Home 2018 November

The Truth About Dodgeball and Tag

Today's guest post comes from Lee Taft, creator of the Certified Speed and Agility Coach (CSAC) offering, which is on sale for $100 off through the end of the week. I'm a big fan of this resource and would strongly encourage you to look into it if you work with athletes in any capacity. Anyway, enjoy the post! -EC

If we listen to those making the decisions to eliminate dodgeball and tag in Physical Education (unfortunately there are some PE professionals not doing their best, so it appears these games are useless or harmful) we might come to the conclusion they are correct in doing so. But, if we edit the purpose and role of these "types" of activities, we see just how WRONG they are.

1. Dodgeball should be the culmination of a well thought-out and progressed throwing, catching, and agility unit. Students from primary grades on should learn how to properly throw, hit still targets at various heights and angles, and catch a ball coming at them from different angles and speeds (in primary grades, sometimes we just want kids to be able to touch the ball as it comes near them to develop tracking and limb location).

2. We need to progress to throwing at a target in which the target is moving, AND when the student who is throwing is moving, AND when both the target and student is moving. This teaches leading and directional aiming skills. And, it teaches students to predict intersection points.

3. We need to use a type of ball that takes fear out of catching, throwing, or being hit. There is nothing wrong with getting hit by a ball. It teaches kids how to protect themselves from objects coming at them. It sharpens their reflexes/reactive abilities. It trains their feet, core, and vestibular system to quickly protect through bending, twisting, jerking away, ducking, dodging while maintaining spacial awareness and balance. These strategies are very important to acquire and develop at young ages!

4. Catching is a fundamental tracking skill that allows for advancements to sports requiring a racquet, stick, or bat. When kids learn to catch, they are creating awareness of limb length to reach length. This, in turns, allows them to make adjustments to their limb length plus an implements length (e.g., stick, bat) and an oncoming ball in order to strike or catch it.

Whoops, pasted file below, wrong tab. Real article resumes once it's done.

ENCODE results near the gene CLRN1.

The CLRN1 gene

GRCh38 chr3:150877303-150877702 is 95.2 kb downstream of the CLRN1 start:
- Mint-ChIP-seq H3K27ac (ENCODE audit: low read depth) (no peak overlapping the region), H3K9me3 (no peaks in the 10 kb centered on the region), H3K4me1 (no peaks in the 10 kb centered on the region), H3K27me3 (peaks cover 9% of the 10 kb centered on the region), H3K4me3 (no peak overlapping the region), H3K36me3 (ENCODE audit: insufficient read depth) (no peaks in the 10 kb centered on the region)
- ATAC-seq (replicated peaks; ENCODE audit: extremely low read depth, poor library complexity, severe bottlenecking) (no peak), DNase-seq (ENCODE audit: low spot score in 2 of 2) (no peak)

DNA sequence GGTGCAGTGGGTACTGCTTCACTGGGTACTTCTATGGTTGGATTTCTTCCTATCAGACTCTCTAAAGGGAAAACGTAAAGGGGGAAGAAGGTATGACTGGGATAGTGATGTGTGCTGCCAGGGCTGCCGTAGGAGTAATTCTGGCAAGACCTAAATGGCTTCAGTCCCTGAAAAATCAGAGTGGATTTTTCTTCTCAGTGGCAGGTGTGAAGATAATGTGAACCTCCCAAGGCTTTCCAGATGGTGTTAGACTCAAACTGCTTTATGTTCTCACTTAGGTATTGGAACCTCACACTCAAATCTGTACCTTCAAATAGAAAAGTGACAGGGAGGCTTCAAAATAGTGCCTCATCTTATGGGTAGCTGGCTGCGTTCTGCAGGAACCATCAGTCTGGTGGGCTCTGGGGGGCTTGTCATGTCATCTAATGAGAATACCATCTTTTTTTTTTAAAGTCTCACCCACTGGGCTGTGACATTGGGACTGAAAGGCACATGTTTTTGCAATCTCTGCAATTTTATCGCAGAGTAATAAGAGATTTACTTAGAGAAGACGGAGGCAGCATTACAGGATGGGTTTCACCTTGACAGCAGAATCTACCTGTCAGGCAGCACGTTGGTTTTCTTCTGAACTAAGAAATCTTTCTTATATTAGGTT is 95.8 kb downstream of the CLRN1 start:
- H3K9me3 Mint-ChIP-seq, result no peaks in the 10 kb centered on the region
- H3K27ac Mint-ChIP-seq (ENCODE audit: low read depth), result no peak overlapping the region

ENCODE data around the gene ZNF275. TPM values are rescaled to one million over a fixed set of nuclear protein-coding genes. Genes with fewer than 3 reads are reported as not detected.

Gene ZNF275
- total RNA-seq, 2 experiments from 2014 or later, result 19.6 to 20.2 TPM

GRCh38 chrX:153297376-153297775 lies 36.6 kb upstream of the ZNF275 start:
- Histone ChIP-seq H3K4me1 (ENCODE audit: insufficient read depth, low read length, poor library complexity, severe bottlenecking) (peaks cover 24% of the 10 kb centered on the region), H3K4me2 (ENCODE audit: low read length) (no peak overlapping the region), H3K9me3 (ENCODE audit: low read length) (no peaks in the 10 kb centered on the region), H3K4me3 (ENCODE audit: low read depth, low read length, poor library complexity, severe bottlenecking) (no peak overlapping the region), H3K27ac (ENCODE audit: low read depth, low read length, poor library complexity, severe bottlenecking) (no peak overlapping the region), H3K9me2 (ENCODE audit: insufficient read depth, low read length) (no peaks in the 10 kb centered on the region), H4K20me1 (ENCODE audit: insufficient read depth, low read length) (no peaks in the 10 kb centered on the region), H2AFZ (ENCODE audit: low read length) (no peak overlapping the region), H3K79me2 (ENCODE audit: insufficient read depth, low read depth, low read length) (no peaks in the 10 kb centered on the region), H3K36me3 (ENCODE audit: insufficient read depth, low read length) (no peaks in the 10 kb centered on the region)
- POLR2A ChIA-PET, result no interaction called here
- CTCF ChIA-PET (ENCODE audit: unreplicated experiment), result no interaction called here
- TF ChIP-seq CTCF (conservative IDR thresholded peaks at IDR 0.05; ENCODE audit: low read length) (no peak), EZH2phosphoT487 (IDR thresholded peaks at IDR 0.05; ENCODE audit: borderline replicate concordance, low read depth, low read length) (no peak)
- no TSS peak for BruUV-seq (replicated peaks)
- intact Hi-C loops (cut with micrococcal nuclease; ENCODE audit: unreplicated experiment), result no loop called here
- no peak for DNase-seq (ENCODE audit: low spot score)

5. Tag teaches problem solving with regards to several factors. These factors are how much speed is needed to solve a problem of tagging or not getting tagged. When their speed isn't "good enough," they now select abilities of creating angles that can "even the playing field" and solve their problem. They use fakes, and spins, and change of pace to elude - as well as tactics to avoid being faked.

6. Games that involve avoiding being struck by a ball or tagged by a classmate drive to the heart of the CNS. It requires the student to learn from their environment and problem solve. These activities are primitive in nature and TAKING THEM AWAY ERODES at these primitive skills that give us foundational movement skills, tracking skill, timing skills, targeting skills, and evasive skills. When we lose touch with these skills (or abilities) we subject these potential future athletes to being exposed on the playing fields with less athletic armor.
Stop looking at these types of activities as useless. They carry a huge primitive foundational movement and developmental package. Use them in favor of our kids.

As I mentioned, Lee's certification is actually on sale through the end of the week for $100 off the normal price. If you're looking for top notch direction in coaching movement training with your athletes, look no further. You can check it out HERE.


 

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Strength and Conditioning Stuff You Should Read: 11/9/18

I hope you've had a good week. To kick off your weekend on the right foot, I've got some good reading from around the strength and conditioning world.

First, though, I just wanted to give you a heads-up that I'll be speaking at Pitchapalooza near Nashville in early December as part of an awesome lineup. You can learn more HERE.

Maximum Strength Training for Tennis: Why You Should Do It - Matt Kuzdub authored a great guest post for EricCressey.com a few months ago, and this was another recent post of his in the tennis world. Much it it could be applied to other sports as well.

Your Glutes Probably Aren't to Blame for Sore Knees, but They Could Still Be Stronger - Here's a solid dose of reality with some actionable strategies from Dean Somerset.

5 Great Analogies for Training Baseball Players - A big part of getting results is clearing communicating with athletes, and analogies are an invaluable way of doing so. This article outlines some of my favorites for working with a baseball population.

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Exercise of the Week: Bent-over T-Spine Rotation with Hip Hinge